The Flood

The morning starts as a holiday. Our jobs call and cancel until further notice. Yawning, we drink coffee in the dark of the living-room, immersed in the sound of rain drumming all around us. The night was sleepless and turbulent because of thunderclaps that shook our apartment and triggered car alarms.

It rains in buckets, in rivulets, in streams.

I have never seen so much water in my life.

The streets are unfamiliar—everything vanishing under a churning river—and we watch, with bated breath, an ambitious car venture out of the apartment gates and drift to the middle of the road. We predict he’ll be swept downstream, into the backwaters of backroads.

The car struggles around the intersection and retreats back to the apartment.

We laugh. There is no danger yet.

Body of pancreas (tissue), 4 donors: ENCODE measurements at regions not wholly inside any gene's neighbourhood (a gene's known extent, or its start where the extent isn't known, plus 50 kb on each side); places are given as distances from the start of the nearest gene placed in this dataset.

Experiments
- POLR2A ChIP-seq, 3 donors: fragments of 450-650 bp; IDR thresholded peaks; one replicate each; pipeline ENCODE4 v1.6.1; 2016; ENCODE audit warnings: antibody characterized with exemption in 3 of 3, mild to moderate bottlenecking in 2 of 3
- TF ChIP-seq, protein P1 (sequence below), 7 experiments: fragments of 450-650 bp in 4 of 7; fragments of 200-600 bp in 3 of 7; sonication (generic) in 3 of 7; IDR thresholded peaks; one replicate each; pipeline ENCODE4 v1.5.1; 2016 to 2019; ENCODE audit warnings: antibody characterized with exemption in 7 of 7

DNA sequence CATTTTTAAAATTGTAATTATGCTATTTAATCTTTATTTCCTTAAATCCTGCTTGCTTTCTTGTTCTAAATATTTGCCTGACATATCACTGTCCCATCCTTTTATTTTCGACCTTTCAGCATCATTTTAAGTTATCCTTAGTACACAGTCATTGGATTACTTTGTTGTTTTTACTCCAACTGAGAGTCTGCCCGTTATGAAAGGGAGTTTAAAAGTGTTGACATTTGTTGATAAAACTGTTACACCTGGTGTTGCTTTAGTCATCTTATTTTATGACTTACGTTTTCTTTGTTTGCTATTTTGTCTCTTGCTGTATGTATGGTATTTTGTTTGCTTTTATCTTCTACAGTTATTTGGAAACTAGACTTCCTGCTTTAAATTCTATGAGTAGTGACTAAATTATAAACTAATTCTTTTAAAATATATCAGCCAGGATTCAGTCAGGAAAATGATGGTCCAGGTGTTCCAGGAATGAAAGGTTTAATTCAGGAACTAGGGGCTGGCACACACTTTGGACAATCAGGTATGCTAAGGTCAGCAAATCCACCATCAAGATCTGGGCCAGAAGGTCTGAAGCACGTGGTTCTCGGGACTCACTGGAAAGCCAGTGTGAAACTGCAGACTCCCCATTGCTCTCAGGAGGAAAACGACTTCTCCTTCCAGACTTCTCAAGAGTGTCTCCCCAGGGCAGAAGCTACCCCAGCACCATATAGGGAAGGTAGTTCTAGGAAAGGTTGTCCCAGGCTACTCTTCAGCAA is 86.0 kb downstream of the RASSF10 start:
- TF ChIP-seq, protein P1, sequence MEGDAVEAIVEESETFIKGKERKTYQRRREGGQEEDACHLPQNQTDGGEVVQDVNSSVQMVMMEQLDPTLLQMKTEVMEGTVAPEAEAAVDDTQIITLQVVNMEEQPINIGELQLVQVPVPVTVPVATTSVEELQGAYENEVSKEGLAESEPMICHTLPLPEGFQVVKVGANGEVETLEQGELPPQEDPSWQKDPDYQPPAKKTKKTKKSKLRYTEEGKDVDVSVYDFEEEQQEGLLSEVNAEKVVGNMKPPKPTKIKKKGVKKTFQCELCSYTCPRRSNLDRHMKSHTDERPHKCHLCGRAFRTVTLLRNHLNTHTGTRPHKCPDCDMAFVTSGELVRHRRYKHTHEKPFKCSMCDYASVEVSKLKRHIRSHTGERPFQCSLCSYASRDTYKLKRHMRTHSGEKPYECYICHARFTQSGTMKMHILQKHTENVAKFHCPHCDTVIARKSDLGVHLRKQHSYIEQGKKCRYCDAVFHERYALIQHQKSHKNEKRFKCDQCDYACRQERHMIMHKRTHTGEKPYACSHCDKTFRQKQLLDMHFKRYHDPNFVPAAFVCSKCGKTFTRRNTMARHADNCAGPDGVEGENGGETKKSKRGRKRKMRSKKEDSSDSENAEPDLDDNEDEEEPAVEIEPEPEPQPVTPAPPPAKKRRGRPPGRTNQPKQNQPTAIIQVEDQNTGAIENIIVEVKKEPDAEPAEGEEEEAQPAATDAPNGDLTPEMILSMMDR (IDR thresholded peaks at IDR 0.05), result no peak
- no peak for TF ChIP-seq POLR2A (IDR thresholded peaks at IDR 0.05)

Flashing lights in the gray swirling clouds.

And still it rains.

We watch the news on my phone—cars completely submerged, kayakers paddling down freeway rapids, the downtown area transformed into a swirling sea from which skyscrapers poke out the top of their heads.

We watch as a woman in a white vehicle steers around a security barrier and into a submerged underpass ocean. A construction worker runs after her car, his mouth open in a silent shout. The light of her cell phone waves frantically as the car sinks slowly into the dark waters.

The car disappears and so does the light.

Eight people drowned that day.